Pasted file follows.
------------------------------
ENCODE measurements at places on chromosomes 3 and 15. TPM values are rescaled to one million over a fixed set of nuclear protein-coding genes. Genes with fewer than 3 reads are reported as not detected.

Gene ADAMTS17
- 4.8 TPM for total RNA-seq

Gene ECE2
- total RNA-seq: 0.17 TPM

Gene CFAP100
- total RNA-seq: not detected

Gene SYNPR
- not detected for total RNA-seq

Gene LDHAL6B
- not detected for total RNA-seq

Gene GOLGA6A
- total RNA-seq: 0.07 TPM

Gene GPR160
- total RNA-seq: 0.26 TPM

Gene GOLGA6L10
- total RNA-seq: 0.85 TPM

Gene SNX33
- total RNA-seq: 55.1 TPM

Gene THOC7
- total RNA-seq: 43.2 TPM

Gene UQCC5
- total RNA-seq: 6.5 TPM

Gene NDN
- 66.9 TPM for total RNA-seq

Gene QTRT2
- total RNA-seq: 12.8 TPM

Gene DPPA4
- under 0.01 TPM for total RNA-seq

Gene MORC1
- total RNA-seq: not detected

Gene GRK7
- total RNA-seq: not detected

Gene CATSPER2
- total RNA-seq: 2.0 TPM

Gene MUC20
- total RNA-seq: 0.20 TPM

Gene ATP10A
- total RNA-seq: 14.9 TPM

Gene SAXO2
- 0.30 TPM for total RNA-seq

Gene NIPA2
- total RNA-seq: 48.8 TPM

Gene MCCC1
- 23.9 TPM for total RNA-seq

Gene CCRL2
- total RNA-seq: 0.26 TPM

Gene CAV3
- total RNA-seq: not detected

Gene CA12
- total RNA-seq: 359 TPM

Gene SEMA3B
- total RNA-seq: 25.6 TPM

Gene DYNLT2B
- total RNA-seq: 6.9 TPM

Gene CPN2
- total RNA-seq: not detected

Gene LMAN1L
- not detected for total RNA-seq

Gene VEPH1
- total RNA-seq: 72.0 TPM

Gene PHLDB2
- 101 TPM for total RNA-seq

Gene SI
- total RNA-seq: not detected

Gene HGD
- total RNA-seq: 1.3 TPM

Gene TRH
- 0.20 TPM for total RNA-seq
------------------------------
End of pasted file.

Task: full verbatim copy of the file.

ENCODE measurements at places on chromosomes 3 and 15. TPM values are rescaled to one million over a fixed set of nuclear protein-coding genes. Genes with fewer than 3 reads are reported as not detected.

Gene ADAMTS17
- 4.8 TPM for total RNA-seq

Gene ECE2
- total RNA-seq: 0.17 TPM

Gene CFAP100
- total RNA-seq: not detected

Gene SYNPR
- not detected for total RNA-seq

Gene LDHAL6B
- not detected for total RNA-seq

Gene GOLGA6A
- total RNA-seq: 0.07 TPM

Gene GPR160
- total RNA-seq: 0.26 TPM

Gene GOLGA6L10
- total RNA-seq: 0.85 TPM

Gene SNX33
- total RNA-seq: 55.1 TPM

Gene THOC7
- total RNA-seq: 43.2 TPM

Gene UQCC5
- total RNA-seq: 6.5 TPM

Gene NDN
- 66.9 TPM for total RNA-seq

Gene QTRT2
- total RNA-seq: 12.8 TPM

Gene DPPA4
- under 0.01 TPM for total RNA-seq

Gene MORC1
- total RNA-seq: not detected

Gene GRK7
- total RNA-seq: not detected

Gene CATSPER2
- total RNA-seq: 2.0 TPM

Gene MUC20
- total RNA-seq: 0.20 TPM

Gene ATP10A
- total RNA-seq: 14.9 TPM

Gene SAXO2
- 0.30 TPM for total RNA-seq

Gene NIPA2
- total RNA-seq: 48.8 TPM

Gene MCCC1
- 23.9 TPM for total RNA-seq

Gene CCRL2
- total RNA-seq: 0.26 TPM

Gene CAV3
- total RNA-seq: not detected

Gene CA12
- total RNA-seq: 359 TPM

Gene SEMA3B
- total RNA-seq: 25.6 TPM

Gene DYNLT2B
- total RNA-seq: 6.9 TPM

Gene CPN2
- total RNA-seq: not detected

Gene LMAN1L
- not detected for total RNA-seq

Gene VEPH1
- total RNA-seq: 72.0 TPM

Gene PHLDB2
- 101 TPM for total RNA-seq

Gene SI
- total RNA-seq: not detected

Gene HGD
- total RNA-seq: 1.3 TPM

Gene TRH
- 0.20 TPM for total RNA-seq